Before launching into advice on how to do
results-based decisionmaking, a
common first question is whether this latest reform will last longer than many
similar-sounding predecessors. There
is considerable optimism that this approach will endure, because the public is
demanding a higher level of accountability than ever before;
there is more precedence, in welfare reform, education and other policy
areas; policymakers have learned from past initiatives, and the dramatic
changes in information technology mean it is more feasible simply to collect
and analyze the necessary data.
The guide provides advice on a number of initial
decisions or considerations as leaders implement their own results-based
Structure: There are a number of options for structuring the overall approach. Some states focus on inter-agency changes that can affect core functions but may not emphasize significant community involvement or cross-agency results. Other states have focused on empowering community collaboratives to take responsibility for cross-agency results. Still others have organized their approach around individual populations, such as young children. Each method has advantages and disadvantages.
and risks for state and local leaders:
There seem to be three main reasons why state and local leaders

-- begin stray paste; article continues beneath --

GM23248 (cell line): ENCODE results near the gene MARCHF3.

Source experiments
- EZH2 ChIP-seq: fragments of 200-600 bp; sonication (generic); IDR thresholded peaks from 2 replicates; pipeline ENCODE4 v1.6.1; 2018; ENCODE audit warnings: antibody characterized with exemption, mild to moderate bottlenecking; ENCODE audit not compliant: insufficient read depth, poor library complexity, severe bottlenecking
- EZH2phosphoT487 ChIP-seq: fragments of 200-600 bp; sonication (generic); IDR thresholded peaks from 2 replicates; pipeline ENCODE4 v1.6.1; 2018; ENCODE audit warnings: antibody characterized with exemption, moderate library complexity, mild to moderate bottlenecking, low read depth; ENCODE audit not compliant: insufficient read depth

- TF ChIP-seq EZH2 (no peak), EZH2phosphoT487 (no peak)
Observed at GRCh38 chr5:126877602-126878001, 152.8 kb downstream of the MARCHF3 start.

pursue results-based decisionmaking.
They believe it will improve the lives of children and families; it
responds to voters’ demands for results; and/or it fits with their own
beliefs about improving government and communities’ support for children
and families. At the same
time, there are also three main risks to pursuing this path:
Leaders may be criticized for revealing or achieving poor results;
inevitably, someone, somewhere will make mistakes in implementing this new
way of work; and investing in this effort, as with any other initiative,
creates at least a short-term opportunity cost
(however, advocates would also state that improved results
eventually frees up resources).
Leadership: One of the most universal conclusions from people experienced in RBD is that it will succeed only with sustained leadership from the most senior levels. Advice on what to do in the absence of complete support and commitment focuses on “starting where you are” – for example, if leadership exists on the county level, start there.